A plaque remaining from the Big Apple Night Club at West 135th Street and Seventh Avenue in Harlem.

Above, a 1934 plaque from the Big Apple Night Club at West 135th Street and Seventh Avenue in Harlem. Discarded as trash in 2006.

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Entry from April 14, 2007
Coney Island (Coney; Coney Dog)

A “hot dog” is often called a “Coney Island,” or “Coney” ("coney") for short. Sometimes, it’s “coney dog.” “Coney Island (sandwich)” has been cited since at least 1882, but “coney dog” is a term that was popular with 1950s drive-ins.

See also “frankfurter,” “wiener,” “hot dog” and “red hots.” A coney with “coney sauce” is a popular dish in the Midwest (especially Michigan), but this is not the Nathan’s-type hot dog that is served on Coney Island itself.


Wikipedia: Coney Island hot dog
A Coney Island hot dog (also Coney dog) is a hot dog made from beef with casing, topped with an all meat chili, diced yellow onion and yellow mustard. The product described in this article was primarily developed in Michigan, and served there and in the “heartland” states; that is, the non-coastal states of the U.S.. In parts of Southern California the meal is called “Beecher’s Revenge,” or, “the Shapely-Brow Special” in reference to the famous Malibu eatery.
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Description
In many locations, a “Coney Island hot dog” includes “coney sauce,” which is generally a beanless chili. This variation of the “Coney Island hot dog” is thought to have been invented in the state of Michigan by various claimants (such as Todoroff’s in Jackson, Michigan or American Coney Island in Detroit). As a result, Coney Island hot dogs featuring “coney sauce” are prevalent around the Midwest United States, particularly in Detroit, Michigan. In general, the phrase “Coney Island hot dog” is now used primarily to refer to the version with chili sauce. In southeast Michigan, a number of casual dining establishments are called “Coney Island restaurants” indicating the popularity of the chili dog. 

Wikipedia; Jackson, Michigan
Jackson is a city located in the south central area of the U.S. state of Michigan. It is the county seat of Jackson County, Michigan6. As of the 2000 census, the city population was 36,316. It is the principal city of and is included in the Jackson Metropolitan Statistical Area.
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Coney Island heritage
Jackson is known around Michigan for its famous Coney Island-style hot dogs. The Coney dog has been a Jackson mainstay since the early part of the 20th-century. Coney Island hot dogs typically contain “everything”, or meat sauce, mustard, and chopped onions. Unlike neighboring Detroit style Coney dogs, the sauce at most Jackson establishments more closely resembles crumbled ground beef than the more traditional chili con carne, runnier sauces found in Detroit. Many area residents have fond memories of eating Jackson’s Coney Island hot dogs.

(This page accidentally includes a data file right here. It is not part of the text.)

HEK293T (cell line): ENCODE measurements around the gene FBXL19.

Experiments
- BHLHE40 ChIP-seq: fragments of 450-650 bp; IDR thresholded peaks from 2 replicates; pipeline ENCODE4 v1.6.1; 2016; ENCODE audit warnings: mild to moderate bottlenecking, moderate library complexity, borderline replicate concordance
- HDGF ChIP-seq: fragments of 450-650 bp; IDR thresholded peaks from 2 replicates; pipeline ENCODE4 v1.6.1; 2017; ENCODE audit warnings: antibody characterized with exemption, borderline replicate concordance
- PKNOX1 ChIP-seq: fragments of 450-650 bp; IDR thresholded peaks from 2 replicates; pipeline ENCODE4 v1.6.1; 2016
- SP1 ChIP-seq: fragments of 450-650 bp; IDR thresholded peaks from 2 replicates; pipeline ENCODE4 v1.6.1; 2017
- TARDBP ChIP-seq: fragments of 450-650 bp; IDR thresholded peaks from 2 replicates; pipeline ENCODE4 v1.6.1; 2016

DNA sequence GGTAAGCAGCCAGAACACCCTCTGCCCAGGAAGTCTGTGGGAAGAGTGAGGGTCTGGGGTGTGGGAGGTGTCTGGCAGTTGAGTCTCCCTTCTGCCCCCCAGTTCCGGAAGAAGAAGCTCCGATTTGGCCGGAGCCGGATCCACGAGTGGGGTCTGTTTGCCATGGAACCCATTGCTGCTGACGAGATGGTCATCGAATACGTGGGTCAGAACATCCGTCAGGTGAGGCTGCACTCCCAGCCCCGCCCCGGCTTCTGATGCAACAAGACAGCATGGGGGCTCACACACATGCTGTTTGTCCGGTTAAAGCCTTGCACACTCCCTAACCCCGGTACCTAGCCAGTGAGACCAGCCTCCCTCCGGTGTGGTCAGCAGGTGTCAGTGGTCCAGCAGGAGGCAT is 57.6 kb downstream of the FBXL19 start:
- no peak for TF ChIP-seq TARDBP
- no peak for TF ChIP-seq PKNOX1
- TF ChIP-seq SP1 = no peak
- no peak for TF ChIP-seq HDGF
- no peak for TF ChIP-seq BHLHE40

Many Coney Island restaurants are still active today, including:
Jackson Coney Island
Virginia Lunch
Alpha Coney Island (Detroit style)
Christoff’s Corner Coney Island
Todoroff’s Coney Island
The Roxy Café
Andy’s Pizza & Coney
Tommy’s Coney Stand
Omega Koney Island (Detroit style)
The Dog House

Wikipedia: Michigan hot dog
A Michigan hot dog or, ”Michigan“, is a steamed hot dog on a steamed bun topped with a meaty sauce, generally referred to as “Michigan Sauce”. The sauce may or may not be tomato-based, depending on where the Michigan is purchased. Michigans can be served with or without chopped onions. If served with onions, the onions can either be buried under the sauce or sprinkled on top of the sauce.

Michigans are a particular favorite in the North Country of New York State, and have been so for many decades. In fact, one of the earliest known advertisements for Michigans appeared in the Friday, May 27, 1927, Plattsburgh Republican.

Michigans are also very popular in Montréal and other parts of Québec, where the sauce that is put on them is invariably tomato-based and is often simply referred to as “spaghetti sauce”. Lafleur Restaurants, a Québec fast food chain, is known for its Michigans and poutine.

Oddly enough, “Michigan hot dogs” are never referred to by that name in Michigan itself, nor anywhere else in the Midwest. A similar food item, the “Coney Dog” or “Coney Island dog”, is a hot dog topped with onions and either chili or a meatless chili called coney sauce. Conversely, the “Coney Island” is not called as such on Coney Island, or anywhere else in New York State; it’s called either a “Michigan” or a “Red Hot.” Finally, in southeast Michigan, a “Coney Island” is also the local slang term for a greasy spoon.

The Origin of the Michigan Hot Dog
Although there are many different varieties of Michigan sauce available today, the original Michigan sauce was created by Mr. George Todoroff in Jackson, Michigan. The sauce was originally created to be used as chile sauce. In 1914, Mr. Todoroff took his recipe to Coney Island in Brooklyn New York and opened his first restaurant. However, the hot dog hadn’t arrived on the scene when he first opened his restaurant, so he had to wait until 1916 to make his first famous “Jackson Coney Island” hot dog. Todoroff’s restaurant in Jackson remains in business to this day.